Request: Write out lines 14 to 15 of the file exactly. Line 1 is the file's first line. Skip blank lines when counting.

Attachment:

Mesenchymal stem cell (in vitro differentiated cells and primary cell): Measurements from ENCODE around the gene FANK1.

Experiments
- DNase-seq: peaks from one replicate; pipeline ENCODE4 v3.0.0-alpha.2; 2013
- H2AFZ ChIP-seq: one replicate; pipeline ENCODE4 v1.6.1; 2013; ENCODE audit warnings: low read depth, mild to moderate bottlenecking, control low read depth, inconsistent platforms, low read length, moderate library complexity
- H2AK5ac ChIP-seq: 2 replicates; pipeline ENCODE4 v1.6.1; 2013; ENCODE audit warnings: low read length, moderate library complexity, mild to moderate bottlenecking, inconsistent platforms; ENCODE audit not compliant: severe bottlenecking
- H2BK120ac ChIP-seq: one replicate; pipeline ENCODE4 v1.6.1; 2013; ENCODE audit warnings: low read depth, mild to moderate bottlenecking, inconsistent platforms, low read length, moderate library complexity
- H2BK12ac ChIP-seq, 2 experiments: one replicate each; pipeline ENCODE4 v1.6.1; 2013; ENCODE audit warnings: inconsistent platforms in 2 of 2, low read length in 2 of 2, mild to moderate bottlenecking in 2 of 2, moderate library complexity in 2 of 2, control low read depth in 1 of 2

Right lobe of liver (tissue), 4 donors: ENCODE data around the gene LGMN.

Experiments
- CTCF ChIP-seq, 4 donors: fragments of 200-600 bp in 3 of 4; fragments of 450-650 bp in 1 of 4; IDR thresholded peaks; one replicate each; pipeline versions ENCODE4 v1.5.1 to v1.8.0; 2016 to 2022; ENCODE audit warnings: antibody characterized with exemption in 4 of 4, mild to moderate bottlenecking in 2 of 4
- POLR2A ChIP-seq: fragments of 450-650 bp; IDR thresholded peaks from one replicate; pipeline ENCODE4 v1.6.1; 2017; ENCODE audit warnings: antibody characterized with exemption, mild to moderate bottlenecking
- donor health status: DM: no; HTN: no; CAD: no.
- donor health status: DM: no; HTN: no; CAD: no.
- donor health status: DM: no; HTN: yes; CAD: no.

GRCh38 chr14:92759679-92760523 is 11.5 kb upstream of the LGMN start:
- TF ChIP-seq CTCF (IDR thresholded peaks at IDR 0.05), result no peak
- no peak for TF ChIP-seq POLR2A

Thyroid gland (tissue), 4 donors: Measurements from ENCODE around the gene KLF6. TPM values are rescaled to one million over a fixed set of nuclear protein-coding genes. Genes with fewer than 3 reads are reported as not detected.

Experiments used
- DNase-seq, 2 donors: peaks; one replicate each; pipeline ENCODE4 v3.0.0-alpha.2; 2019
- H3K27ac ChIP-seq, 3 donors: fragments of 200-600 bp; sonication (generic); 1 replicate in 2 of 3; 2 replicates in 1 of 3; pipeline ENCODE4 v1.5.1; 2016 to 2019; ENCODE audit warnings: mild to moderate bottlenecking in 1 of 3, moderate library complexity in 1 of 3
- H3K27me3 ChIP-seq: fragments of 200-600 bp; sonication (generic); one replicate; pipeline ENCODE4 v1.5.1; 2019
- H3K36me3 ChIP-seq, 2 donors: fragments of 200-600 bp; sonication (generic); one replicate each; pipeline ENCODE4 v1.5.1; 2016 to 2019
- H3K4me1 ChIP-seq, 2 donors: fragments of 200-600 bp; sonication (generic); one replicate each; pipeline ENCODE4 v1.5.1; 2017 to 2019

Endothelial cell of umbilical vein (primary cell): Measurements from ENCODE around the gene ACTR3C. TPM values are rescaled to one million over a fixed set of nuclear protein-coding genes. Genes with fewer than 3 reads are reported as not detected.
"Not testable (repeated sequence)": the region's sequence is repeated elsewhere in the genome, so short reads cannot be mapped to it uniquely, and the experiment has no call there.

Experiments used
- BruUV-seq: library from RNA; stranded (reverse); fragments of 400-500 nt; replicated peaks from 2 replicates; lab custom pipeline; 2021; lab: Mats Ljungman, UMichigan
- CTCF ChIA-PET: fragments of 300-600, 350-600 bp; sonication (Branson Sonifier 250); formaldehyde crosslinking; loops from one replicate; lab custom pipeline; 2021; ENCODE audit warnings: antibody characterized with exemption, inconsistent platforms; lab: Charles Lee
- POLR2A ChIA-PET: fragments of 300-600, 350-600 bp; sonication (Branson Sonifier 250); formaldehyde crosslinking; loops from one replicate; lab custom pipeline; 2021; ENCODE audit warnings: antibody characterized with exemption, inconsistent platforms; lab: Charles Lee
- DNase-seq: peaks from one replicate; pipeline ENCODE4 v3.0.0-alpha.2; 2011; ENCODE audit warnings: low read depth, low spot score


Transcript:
- donor health status: DM: no; HTN: yes; CAD: no.

GRCh38 chr14:92759679-92760523 is 11.5 kb upstream of the LGMN start: